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# Evaluate $\int {\dfrac{{\sec x + \tan x}}{{\sec x - \tan x}}dx = }$ A. $2\left( {\tan x + \sec x} \right) - x + c$ B. $\tan x - \sec x + x + c$ C. $2\left( {\tan x + \sec x} \right) + c$ D. $2\left( {\tan x + \sec x} \right) + x + c$

Last updated date: 19th Jul 2024
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Hint: Here, we will first multiply the conjugate of the denominator to both the numerator and denominator of the given fraction. We will then use the algebraic identity and trigonometric identity to simplify the integrand. Then by using the suitable formula of integration, we will integrate the function.

Formula Used:
We will use the following formulas:
1. Trigonometric Identity: ${\sec ^2}x - {\tan ^2}x = 1$
2. The difference between the square of the numbers is given by the algebraic identity ${a^2} - {b^2} = \left( {a + b} \right)\left( {a - b} \right)$
3. The square of the sum of two numbers is given by an algebraic identity ${\left( {a + b} \right)^2} = {a^2} + {b^2} + 2ab$
4. Integral Formula: $\int {{{\sec }^2}xdx} = \tan x$
$\int {\sec x\tan xdx} = \sec x$
$\int {dx} = x$

Complete Step by Step Solution:
We are given an integral function $\int {\dfrac{{\sec x + \tan x}}{{\sec x - \tan x}}dx}$
Let the given integral function be $I$.
$I = \int {\dfrac{{\sec x + \tan x}}{{\sec x - \tan x}}dx}$
Now, we will multiply the integrand with the conjugate in the numerator and in the denominator, we get
$\Rightarrow I = \int {\dfrac{{\sec x + \tan x}}{{\sec x - \tan x}} \times \dfrac{{\sec x + \tan x}}{{\sec x + \tan x}}dx}$
Now, by using an algebraic identity ${a^2} - {b^2} = \left( {a + b} \right)\left( {a - b} \right)$ in the denominator, we get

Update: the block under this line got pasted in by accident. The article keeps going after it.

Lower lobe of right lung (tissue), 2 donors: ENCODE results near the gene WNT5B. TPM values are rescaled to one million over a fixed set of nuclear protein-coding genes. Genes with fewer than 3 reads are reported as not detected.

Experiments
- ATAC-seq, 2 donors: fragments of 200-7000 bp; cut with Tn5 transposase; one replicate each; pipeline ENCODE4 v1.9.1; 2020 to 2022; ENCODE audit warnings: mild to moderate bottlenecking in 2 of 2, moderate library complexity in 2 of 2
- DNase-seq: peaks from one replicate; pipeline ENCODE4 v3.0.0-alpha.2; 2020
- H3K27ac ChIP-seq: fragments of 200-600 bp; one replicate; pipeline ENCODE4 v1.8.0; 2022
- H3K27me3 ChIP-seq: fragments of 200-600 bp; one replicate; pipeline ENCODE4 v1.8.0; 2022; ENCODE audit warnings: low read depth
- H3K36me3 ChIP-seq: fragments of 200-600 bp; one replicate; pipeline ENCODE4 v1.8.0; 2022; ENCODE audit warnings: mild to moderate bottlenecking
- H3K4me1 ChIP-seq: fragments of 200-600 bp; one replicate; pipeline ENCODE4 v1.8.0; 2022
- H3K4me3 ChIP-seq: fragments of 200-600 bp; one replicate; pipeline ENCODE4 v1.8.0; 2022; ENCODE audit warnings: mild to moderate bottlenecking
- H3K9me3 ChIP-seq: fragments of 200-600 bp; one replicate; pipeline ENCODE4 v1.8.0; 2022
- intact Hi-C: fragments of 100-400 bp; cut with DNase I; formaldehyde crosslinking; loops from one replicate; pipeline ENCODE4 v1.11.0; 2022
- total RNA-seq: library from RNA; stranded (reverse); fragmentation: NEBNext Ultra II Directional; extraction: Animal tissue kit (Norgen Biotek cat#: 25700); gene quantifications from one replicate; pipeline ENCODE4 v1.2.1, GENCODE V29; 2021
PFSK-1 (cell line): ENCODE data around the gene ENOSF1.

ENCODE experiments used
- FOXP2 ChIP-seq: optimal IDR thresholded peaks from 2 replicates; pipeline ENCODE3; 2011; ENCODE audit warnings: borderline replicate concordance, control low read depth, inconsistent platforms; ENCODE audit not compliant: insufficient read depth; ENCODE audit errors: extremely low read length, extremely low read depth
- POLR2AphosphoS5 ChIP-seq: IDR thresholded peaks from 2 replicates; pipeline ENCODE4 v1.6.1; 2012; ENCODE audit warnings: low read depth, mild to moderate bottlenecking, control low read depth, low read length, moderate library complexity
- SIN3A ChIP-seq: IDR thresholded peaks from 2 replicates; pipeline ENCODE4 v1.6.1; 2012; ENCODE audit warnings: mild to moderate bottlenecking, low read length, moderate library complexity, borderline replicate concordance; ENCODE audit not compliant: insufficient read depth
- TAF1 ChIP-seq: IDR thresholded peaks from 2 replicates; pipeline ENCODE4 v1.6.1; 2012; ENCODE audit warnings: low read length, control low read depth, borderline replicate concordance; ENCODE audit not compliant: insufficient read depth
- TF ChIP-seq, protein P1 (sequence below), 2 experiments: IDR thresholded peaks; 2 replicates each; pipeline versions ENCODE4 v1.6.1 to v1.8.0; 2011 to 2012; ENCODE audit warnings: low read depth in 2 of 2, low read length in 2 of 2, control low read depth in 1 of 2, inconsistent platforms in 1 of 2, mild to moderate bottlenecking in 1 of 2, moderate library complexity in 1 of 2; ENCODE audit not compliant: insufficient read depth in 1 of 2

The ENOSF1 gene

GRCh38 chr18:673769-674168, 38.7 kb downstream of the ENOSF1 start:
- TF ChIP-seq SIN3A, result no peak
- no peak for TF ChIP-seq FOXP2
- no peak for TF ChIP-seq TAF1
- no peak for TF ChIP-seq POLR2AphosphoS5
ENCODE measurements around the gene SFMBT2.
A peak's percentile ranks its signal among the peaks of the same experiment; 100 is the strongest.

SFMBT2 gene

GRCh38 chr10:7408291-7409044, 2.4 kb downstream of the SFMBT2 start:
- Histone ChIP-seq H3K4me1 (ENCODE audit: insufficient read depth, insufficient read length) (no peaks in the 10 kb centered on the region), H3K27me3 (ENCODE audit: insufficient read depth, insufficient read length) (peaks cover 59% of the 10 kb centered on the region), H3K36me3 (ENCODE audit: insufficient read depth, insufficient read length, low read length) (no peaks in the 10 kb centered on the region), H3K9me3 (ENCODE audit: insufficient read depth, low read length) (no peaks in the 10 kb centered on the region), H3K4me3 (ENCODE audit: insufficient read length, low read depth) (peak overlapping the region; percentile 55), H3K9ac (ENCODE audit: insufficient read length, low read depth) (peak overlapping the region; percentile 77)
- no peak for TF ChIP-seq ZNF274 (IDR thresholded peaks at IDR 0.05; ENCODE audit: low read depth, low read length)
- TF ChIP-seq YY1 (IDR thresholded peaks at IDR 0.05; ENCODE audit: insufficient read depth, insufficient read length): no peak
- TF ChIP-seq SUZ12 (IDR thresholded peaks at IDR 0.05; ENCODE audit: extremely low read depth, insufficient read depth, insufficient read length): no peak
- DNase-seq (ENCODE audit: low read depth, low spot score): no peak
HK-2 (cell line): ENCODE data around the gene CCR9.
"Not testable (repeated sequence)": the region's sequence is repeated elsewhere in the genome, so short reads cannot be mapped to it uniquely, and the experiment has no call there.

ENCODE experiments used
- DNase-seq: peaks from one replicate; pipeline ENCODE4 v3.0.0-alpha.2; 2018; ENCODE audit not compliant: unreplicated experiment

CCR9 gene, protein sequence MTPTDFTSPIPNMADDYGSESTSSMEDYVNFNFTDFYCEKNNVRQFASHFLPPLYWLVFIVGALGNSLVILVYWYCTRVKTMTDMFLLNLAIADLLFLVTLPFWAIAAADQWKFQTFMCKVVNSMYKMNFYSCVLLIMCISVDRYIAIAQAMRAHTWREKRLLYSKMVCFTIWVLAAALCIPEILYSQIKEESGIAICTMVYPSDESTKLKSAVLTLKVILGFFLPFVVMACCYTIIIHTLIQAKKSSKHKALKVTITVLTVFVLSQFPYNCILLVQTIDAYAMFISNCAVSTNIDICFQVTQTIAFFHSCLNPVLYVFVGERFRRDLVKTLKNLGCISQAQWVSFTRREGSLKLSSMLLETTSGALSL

$\Rightarrow I = \int {\dfrac{{{{\left( {\sec x + \tan x} \right)}^2}}}{{{{\sec }^2}x - {{\tan }^2}x}}dx}$
By using the Trigonometric Identity ${\sec ^2}x - {\tan ^2}x = 1$, we get
$\Rightarrow I = \int {\dfrac{{{{\left( {\sec x + \tan x} \right)}^2}}}{1}dx}$
$\Rightarrow I = \int {{{\left( {\sec x + \tan x} \right)}^2}dx}$
Now, by using an algebraic identity ${\left( {a + b} \right)^2} = {a^2} + {b^2} + 2ab$, we get
$\Rightarrow I = \int {\left( {{{\sec }^2}x + {{\tan }^2}x + 2\sec x\tan x} \right)dx}$
Trigonometric Identity:
Again using the Trigonometric Identity ${\sec ^2}x - {\tan ^2}x = 1$, we get
$\Rightarrow I = \int {\left( {{{\sec }^2}x + {{\sec }^2}x - 1 + 2\sec x\tan x} \right)dx}$
Adding the like terms, we get
$\Rightarrow I = \int {\left( {2{{\sec }^2}x - 1 + 2\sec x\tan x} \right)dx}$
Now, the integral sign distributes across the summation, we get
$\Rightarrow I = \int {2{{\sec }^2}xdx} - \int {dx} + \int {2\sec x\tan xdx}$
$\Rightarrow I = 2\int {{{\sec }^2}xdx} - \int {dx} + 2\int {\sec x\tan xdx}$
Now, by using the Integral formulas $\int {{{\sec }^2}xdx} = \tan x$, $\int {\sec x\tan xdx} = \sec x$ and $\int {dx} = x$ , we get
$\Rightarrow I = 2\tan x - x + 2\sec x + c$
Now, by taking out the common terms, we get
$\Rightarrow I = 2\left( {\tan x + \sec x} \right) - x + c$
Therefore, the value of $\int {\dfrac{{\sec x + \tan x}}{{\sec x - \tan x}}dx}$ is $2\left( {\tan x + \sec x} \right) - x + c$.

Thus, option (A) is the correct answer.

Note:
We know that Integration is the process of adding small parts to find the whole parts. Trigonometric identity is an equation which is always true for all the variables. Conjugate is a term where the sign is changed between two terms. When the integrand is in trigonometric function, then it satisfies the basic properties of integration. The given integral function is an indefinite integral since there is no limit in the integral. Whenever the integration is done with no limits, then an Arbitrary constant should be added.